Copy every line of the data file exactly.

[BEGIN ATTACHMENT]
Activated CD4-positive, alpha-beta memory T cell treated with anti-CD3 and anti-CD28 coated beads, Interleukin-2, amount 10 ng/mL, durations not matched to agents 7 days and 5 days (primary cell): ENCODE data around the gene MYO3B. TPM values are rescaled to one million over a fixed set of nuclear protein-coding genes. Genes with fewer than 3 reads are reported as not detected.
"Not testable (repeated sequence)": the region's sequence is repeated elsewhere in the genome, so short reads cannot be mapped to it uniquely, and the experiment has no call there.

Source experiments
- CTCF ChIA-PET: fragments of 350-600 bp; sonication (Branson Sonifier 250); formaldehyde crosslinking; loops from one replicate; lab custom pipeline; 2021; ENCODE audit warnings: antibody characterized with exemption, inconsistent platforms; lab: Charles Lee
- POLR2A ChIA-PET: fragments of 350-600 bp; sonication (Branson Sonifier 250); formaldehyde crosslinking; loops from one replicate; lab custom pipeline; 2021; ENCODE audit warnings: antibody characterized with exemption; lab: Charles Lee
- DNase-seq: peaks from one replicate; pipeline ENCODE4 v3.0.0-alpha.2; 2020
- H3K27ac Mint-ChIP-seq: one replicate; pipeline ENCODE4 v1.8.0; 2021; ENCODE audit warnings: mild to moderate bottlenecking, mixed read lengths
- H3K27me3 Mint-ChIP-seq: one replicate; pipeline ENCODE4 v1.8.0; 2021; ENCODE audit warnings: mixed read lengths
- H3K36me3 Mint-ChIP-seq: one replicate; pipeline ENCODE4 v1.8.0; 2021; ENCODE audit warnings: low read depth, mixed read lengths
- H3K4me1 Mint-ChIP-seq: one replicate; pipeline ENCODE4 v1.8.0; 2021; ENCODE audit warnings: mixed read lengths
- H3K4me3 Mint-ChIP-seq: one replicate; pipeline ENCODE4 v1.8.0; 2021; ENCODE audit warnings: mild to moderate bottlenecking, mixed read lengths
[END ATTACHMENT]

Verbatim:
Activated CD4-positive, alpha-beta memory T cell treated with anti-CD3 and anti-CD28 coated beads, Interleukin-2, amount 10 ng/mL, durations not matched to agents 7 days and 5 days (primary cell): ENCODE data around the gene MYO3B. TPM values are rescaled to one million over a fixed set of nuclear protein-coding genes. Genes with fewer than 3 reads are reported as not detected.
"Not testable (repeated sequence)": the region's sequence is repeated elsewhere in the genome, so short reads cannot be mapped to it uniquely, and the experiment has no call there.

Source experiments
- CTCF ChIA-PET: fragments of 350-600 bp; sonication (Branson Sonifier 250); formaldehyde crosslinking; loops from one replicate; lab custom pipeline; 2021; ENCODE audit warnings: antibody characterized with exemption, inconsistent platforms; lab: Charles Lee
- POLR2A ChIA-PET: fragments of 350-600 bp; sonication (Branson Sonifier 250); formaldehyde crosslinking; loops from one replicate; lab custom pipeline; 2021; ENCODE audit warnings: antibody characterized with exemption; lab: Charles Lee
- DNase-seq: peaks from one replicate; pipeline ENCODE4 v3.0.0-alpha.2; 2020
- H3K27ac Mint-ChIP-seq: one replicate; pipeline ENCODE4 v1.8.0; 2021; ENCODE audit warnings: mild to moderate bottlenecking, mixed read lengths
- H3K27me3 Mint-ChIP-seq: one replicate; pipeline ENCODE4 v1.8.0; 2021; ENCODE audit warnings: mixed read lengths
- H3K36me3 Mint-ChIP-seq: one replicate; pipeline ENCODE4 v1.8.0; 2021; ENCODE audit warnings: low read depth, mixed read lengths
- H3K4me1 Mint-ChIP-seq: one replicate; pipeline ENCODE4 v1.8.0; 2021; ENCODE audit warnings: mixed read lengths
- H3K4me3 Mint-ChIP-seq: one replicate; pipeline ENCODE4 v1.8.0; 2021; ENCODE audit warnings: mild to moderate bottlenecking, mixed read lengths